Street Fighter II HD Remix Dev Disses SFIV


Got a problem with Street Fighter 4? Super Street Fighter II Turbo HD Remix designer David Sirlin has even more.

David Sirlin, who helped design the much-beloved HD Remix, has never had a problem calling out other much-beloved games. In the case of Street Fighter IV, Sirlin had his own ideas for what it should have been, but since that never panned out and SFIV has now been received with open arms and rapturous praise, he’s ready to give his two cents about the game. Though he admits there’s “fun to be had” in the game, he’s got some issues.

Sirlin’s issue the first: online play. In Ranked Matches, you can see who you’re fighting first, so you can go ahead and kick them if you think they might be a threat to your standing. Furthermore, you can see who the other person is picking before you pick, so it’s easy to just choose a counter character (though half the people on XBL choose Ryu/Ken anyway). Finally, the occasional input lag highlights Capcom’s foolishness in not using the proven GGPO netcode that HD Remix utilized.

Sirlin’s issue the second: the game’s really not that accessible. Sirlin highlights SFIV‘s emphasis on link combos (a series of attacks that have to be timed perfectly to connect together) as the main problem here. “The effect of all these links is to hide the actual game behind an impenetrable wall of execution,” he said. “If you practice (ie, develop 1p skills unrelated to strategy and unrelated to interaction with the opponent) then you gain access to the real game, a game of high damage off small hits, but only for the dexterous.”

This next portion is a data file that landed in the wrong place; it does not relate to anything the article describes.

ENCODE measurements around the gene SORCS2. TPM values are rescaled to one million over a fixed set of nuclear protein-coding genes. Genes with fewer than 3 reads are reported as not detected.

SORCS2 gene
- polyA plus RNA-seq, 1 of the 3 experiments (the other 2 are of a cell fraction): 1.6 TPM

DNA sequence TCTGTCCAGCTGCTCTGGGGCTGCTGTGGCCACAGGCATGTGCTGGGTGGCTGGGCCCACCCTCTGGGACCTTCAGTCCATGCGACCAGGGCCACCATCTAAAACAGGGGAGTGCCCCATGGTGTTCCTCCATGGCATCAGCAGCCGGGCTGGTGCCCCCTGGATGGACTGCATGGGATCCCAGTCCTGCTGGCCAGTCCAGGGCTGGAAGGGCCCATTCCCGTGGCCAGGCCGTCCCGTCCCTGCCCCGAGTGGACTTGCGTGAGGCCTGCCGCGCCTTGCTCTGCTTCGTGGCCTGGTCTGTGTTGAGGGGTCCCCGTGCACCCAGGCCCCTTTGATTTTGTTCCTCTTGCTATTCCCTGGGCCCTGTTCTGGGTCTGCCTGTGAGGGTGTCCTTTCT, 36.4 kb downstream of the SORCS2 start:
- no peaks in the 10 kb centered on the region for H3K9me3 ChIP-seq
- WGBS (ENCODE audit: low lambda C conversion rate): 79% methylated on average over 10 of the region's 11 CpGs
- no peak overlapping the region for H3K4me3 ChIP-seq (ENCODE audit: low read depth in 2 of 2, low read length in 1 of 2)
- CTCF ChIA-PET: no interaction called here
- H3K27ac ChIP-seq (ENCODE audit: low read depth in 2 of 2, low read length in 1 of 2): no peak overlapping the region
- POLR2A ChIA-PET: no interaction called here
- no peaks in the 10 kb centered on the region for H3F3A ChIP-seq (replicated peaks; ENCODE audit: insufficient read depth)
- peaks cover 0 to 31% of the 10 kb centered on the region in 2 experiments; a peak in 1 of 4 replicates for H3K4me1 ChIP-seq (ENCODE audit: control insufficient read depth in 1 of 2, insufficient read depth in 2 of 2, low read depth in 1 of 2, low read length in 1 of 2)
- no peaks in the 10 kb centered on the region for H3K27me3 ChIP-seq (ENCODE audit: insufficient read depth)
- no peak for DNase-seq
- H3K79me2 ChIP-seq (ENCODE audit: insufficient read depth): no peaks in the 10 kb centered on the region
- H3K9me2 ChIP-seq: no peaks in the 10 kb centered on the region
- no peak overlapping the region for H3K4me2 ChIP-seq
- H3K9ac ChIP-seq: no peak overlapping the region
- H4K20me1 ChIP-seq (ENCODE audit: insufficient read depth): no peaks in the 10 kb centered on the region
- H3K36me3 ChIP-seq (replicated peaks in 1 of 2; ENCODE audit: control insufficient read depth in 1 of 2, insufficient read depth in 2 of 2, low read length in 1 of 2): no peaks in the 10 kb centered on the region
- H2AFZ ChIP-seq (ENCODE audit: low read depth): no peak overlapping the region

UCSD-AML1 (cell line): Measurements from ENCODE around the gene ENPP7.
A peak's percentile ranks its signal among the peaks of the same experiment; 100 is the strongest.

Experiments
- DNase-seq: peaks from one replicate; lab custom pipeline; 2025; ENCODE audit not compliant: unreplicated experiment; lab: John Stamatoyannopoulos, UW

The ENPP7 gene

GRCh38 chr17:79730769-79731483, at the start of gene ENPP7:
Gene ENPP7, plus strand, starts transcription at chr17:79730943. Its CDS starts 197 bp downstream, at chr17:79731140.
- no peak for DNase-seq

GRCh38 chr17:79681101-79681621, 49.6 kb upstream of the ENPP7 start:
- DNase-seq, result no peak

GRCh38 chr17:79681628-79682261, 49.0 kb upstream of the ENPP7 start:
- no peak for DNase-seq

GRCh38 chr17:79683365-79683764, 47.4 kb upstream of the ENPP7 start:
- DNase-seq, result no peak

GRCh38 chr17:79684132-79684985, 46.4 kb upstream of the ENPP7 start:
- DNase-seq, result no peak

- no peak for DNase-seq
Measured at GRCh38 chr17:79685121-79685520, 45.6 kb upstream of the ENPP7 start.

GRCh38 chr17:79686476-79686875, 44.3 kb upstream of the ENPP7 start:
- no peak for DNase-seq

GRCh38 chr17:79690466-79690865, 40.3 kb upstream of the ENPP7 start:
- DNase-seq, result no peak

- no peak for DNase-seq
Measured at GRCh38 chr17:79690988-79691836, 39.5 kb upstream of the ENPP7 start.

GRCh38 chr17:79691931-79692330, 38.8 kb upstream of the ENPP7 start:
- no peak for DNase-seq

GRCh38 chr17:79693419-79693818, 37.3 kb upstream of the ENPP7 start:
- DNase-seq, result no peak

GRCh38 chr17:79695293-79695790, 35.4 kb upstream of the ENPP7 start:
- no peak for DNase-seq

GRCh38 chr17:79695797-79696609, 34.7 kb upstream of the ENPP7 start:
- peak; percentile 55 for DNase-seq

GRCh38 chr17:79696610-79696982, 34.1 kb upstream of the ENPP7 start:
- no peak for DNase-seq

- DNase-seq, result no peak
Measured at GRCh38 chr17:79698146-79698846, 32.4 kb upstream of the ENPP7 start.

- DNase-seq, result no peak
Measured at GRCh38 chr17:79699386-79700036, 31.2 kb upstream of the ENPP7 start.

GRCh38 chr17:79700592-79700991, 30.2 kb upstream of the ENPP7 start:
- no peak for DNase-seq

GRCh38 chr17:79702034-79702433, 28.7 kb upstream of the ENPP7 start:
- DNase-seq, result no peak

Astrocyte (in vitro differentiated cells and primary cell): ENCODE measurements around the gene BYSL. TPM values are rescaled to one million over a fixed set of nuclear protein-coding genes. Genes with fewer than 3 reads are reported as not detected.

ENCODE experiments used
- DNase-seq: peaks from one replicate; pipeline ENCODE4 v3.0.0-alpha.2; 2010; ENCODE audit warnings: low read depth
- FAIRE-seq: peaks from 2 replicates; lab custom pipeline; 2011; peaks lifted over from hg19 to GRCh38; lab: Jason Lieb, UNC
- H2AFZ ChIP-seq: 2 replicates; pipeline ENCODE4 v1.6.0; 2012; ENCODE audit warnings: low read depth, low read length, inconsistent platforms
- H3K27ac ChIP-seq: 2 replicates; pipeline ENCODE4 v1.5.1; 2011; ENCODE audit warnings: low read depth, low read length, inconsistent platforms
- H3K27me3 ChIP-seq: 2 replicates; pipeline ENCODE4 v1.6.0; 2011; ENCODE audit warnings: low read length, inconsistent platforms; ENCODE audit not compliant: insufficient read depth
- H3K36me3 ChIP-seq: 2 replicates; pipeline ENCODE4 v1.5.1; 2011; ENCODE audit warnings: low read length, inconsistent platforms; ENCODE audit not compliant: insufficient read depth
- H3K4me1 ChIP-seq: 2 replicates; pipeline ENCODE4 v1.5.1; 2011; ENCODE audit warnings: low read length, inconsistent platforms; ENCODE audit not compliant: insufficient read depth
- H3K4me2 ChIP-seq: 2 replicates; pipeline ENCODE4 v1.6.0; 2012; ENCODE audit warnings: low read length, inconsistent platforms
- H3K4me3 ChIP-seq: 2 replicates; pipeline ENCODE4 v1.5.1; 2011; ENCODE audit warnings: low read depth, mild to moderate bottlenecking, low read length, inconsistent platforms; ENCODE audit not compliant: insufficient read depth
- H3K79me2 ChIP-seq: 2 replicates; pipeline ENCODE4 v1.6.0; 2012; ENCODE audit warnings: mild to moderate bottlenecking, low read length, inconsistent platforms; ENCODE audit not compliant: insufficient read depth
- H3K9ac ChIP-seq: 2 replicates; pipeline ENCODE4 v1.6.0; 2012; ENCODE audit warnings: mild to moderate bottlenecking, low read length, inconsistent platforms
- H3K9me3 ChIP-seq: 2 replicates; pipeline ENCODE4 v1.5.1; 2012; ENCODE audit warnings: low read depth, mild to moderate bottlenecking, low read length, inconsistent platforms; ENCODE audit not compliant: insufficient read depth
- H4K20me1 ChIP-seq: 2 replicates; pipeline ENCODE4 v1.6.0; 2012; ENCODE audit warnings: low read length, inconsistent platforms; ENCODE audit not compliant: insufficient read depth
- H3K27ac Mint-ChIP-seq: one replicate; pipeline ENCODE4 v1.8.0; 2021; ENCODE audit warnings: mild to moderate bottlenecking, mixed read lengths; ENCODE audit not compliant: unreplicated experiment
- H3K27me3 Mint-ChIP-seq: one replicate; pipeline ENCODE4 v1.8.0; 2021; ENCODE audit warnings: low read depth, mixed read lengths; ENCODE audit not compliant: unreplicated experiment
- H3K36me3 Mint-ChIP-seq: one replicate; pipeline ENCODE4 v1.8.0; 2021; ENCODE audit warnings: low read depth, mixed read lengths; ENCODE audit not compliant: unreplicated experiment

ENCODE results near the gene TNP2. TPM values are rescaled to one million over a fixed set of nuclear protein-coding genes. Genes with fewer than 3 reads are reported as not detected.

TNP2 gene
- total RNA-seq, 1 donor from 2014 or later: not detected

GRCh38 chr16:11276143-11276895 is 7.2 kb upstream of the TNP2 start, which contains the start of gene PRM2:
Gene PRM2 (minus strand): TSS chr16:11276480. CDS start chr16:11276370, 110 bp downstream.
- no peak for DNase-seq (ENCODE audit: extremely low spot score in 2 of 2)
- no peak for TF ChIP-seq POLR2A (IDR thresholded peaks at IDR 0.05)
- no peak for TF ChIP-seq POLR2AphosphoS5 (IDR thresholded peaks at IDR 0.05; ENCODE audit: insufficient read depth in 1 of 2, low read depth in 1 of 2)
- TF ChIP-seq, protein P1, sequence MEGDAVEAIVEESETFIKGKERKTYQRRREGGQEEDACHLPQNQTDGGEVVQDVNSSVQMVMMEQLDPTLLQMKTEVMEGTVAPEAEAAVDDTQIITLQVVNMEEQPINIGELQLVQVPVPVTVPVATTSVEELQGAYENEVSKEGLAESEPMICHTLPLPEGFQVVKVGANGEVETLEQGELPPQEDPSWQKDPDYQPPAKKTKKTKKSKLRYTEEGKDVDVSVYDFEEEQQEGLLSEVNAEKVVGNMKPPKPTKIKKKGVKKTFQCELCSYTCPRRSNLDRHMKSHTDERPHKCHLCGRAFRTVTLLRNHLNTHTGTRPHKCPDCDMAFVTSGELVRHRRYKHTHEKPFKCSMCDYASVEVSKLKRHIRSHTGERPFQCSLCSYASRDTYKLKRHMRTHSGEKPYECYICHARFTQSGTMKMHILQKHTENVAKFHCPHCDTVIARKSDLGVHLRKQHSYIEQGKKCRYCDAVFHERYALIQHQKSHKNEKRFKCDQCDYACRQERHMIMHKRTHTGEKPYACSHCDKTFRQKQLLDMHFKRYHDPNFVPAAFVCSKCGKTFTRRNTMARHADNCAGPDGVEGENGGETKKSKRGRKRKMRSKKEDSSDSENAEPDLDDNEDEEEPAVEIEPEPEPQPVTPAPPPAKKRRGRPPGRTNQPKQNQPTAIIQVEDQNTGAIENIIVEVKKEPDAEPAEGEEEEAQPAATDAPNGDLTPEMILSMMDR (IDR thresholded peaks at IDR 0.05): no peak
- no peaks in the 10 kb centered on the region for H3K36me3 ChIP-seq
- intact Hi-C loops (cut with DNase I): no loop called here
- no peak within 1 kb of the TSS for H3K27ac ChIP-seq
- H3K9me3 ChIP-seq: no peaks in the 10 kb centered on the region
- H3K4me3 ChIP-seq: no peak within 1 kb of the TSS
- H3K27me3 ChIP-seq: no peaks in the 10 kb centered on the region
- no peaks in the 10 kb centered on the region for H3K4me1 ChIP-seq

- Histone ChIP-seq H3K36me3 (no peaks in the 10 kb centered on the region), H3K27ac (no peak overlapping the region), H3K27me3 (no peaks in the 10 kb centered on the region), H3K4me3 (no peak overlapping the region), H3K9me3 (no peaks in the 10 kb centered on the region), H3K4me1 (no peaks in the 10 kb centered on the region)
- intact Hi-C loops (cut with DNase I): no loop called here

The real problem for Sirlin is that, for all the brouhaha about how easy it is to get into SFIV, when it comes down to it it’s really just as complicated as any other Street Fighter. “When I read about the 100/100 scores, I see again and again how ‘simple and elegant’ the game is,” Sirlin said. “Two super meters, a 3-tier focus attack system, and all the complications above seem to fly in the face of that…Not every game has to be casual friendly, so it would seem more honest to just explain how casual unfriendly all these things are.”

He also complained about the tedious task of unlocking the games’s hidden characters by playing through the Arcade Mode multiple times. He also had some positive things to say about the game, praising the design of certain characters like Zangief and Vega.

For the most part I agree with what he’s saying, and would argue that SFIV is no more casual than something like its predecessor, Third Strike, which you can also “just play like Street Fighter 2” if you want to. What makes SFIV “casual-friendly” isn’t the gameplay, but the old characters, the old moves that even have the same old commands, the general feel of being a classic game but with a modern twist. The high-level gameplay that casuals won’t have access to without super skills was never meant to be accessible. Sirlin would argue that’s where “the actual game” is, but I think for a lot of gamers, the actual game will never get more complicated than two people throwing fireballs and uppercuts at each other. SFIV makes it easy to have that, and that’s just fine.

[Via Game|Life]

About the author